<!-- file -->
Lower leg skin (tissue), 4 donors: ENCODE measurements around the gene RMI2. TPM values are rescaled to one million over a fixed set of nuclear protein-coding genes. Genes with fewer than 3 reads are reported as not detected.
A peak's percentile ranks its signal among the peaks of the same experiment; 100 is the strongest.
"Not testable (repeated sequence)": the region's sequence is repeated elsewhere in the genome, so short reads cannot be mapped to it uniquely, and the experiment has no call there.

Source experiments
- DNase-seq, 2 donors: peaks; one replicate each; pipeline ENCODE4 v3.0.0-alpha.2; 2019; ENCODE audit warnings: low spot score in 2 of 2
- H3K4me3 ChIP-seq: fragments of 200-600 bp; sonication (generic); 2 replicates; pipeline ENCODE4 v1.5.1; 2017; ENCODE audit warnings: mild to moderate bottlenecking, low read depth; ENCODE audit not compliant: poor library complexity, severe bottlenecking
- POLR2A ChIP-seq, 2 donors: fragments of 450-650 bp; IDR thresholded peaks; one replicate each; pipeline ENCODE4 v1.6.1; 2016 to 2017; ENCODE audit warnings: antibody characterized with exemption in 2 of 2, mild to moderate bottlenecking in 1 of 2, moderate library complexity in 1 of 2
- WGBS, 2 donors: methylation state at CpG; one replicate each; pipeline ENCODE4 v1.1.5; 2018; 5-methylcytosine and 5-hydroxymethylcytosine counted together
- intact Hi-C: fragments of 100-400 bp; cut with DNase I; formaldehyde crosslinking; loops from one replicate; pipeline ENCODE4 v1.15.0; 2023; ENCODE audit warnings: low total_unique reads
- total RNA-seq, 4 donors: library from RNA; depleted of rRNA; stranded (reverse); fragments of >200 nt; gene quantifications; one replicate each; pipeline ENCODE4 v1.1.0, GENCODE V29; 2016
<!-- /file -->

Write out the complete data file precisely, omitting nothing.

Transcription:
Lower leg skin (tissue), 4 donors: ENCODE measurements around the gene RMI2. TPM values are rescaled to one million over a fixed set of nuclear protein-coding genes. Genes with fewer than 3 reads are reported as not detected.
A peak's percentile ranks its signal among the peaks of the same experiment; 100 is the strongest.
"Not testable (repeated sequence)": the region's sequence is repeated elsewhere in the genome, so short reads cannot be mapped to it uniquely, and the experiment has no call there.

Source experiments
- DNase-seq, 2 donors: peaks; one replicate each; pipeline ENCODE4 v3.0.0-alpha.2; 2019; ENCODE audit warnings: low spot score in 2 of 2
- H3K4me3 ChIP-seq: fragments of 200-600 bp; sonication (generic); 2 replicates; pipeline ENCODE4 v1.5.1; 2017; ENCODE audit warnings: mild to moderate bottlenecking, low read depth; ENCODE audit not compliant: poor library complexity, severe bottlenecking
- POLR2A ChIP-seq, 2 donors: fragments of 450-650 bp; IDR thresholded peaks; one replicate each; pipeline ENCODE4 v1.6.1; 2016 to 2017; ENCODE audit warnings: antibody characterized with exemption in 2 of 2, mild to moderate bottlenecking in 1 of 2, moderate library complexity in 1 of 2
- WGBS, 2 donors: methylation state at CpG; one replicate each; pipeline ENCODE4 v1.1.5; 2018; 5-methylcytosine and 5-hydroxymethylcytosine counted together
- intact Hi-C: fragments of 100-400 bp; cut with DNase I; formaldehyde crosslinking; loops from one replicate; pipeline ENCODE4 v1.15.0; 2023; ENCODE audit warnings: low total_unique reads
- total RNA-seq, 4 donors: library from RNA; depleted of rRNA; stranded (reverse); fragments of >200 nt; gene quantifications; one replicate each; pipeline ENCODE4 v1.1.0, GENCODE V29; 2016